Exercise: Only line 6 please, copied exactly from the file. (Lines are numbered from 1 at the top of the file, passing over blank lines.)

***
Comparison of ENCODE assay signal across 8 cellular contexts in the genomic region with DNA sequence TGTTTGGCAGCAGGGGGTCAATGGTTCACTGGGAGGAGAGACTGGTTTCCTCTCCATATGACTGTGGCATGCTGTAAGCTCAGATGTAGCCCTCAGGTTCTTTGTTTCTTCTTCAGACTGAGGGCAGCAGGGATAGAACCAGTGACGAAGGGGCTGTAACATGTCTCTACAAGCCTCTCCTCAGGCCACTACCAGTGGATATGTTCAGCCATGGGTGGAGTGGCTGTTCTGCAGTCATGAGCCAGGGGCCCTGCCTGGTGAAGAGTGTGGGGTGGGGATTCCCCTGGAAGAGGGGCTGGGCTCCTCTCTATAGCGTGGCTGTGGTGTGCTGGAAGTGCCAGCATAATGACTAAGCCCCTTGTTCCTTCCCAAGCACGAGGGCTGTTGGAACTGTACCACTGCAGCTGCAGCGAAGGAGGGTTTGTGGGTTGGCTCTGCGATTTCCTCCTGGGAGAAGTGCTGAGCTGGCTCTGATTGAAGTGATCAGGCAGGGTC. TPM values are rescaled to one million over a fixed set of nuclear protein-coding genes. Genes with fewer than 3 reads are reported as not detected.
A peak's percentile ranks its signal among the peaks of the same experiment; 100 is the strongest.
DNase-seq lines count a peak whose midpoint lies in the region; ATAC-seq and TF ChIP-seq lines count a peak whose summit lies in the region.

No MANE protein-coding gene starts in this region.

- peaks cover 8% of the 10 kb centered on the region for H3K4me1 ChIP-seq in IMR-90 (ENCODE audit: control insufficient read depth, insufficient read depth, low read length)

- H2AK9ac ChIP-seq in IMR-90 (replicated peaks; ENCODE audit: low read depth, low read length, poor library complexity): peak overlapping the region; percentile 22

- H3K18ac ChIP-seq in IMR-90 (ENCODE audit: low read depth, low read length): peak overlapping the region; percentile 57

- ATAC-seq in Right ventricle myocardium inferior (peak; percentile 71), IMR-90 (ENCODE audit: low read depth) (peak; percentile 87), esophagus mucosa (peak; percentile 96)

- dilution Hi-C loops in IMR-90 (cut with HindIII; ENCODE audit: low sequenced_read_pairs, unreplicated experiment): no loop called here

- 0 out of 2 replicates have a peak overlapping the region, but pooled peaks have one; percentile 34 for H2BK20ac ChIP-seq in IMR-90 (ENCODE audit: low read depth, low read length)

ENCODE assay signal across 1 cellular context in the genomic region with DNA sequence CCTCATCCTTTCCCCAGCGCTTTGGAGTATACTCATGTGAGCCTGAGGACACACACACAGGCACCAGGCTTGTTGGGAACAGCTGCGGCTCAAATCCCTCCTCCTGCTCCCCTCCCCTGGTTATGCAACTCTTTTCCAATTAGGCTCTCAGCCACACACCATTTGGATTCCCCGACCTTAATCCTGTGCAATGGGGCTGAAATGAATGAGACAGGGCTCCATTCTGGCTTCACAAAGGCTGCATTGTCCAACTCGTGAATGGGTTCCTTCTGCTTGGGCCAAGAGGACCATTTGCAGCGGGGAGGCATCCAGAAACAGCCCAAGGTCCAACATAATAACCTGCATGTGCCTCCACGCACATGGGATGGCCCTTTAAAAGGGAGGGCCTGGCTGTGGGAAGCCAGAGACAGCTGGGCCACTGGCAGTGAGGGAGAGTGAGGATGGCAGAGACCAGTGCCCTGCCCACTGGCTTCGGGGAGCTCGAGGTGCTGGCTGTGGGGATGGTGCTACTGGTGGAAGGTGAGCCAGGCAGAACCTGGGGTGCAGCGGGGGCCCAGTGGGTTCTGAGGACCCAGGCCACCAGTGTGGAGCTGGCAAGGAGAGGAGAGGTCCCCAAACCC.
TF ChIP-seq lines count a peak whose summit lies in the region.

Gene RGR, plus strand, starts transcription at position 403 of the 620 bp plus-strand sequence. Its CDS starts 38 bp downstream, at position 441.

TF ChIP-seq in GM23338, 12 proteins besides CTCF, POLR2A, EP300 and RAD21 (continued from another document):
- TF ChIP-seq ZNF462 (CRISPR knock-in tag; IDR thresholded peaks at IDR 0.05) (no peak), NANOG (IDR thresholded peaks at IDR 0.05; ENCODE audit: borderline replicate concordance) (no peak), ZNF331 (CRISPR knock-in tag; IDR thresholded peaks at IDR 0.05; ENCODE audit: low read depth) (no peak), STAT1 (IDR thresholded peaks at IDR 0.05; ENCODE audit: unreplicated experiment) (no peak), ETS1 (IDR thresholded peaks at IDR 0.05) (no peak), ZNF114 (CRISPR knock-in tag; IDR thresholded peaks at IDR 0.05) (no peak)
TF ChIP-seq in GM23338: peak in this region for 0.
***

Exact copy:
- H2AK9ac ChIP-seq in IMR-90 (replicated peaks; ENCODE audit: low read depth, low read length, poor library complexity): peak overlapping the region; percentile 22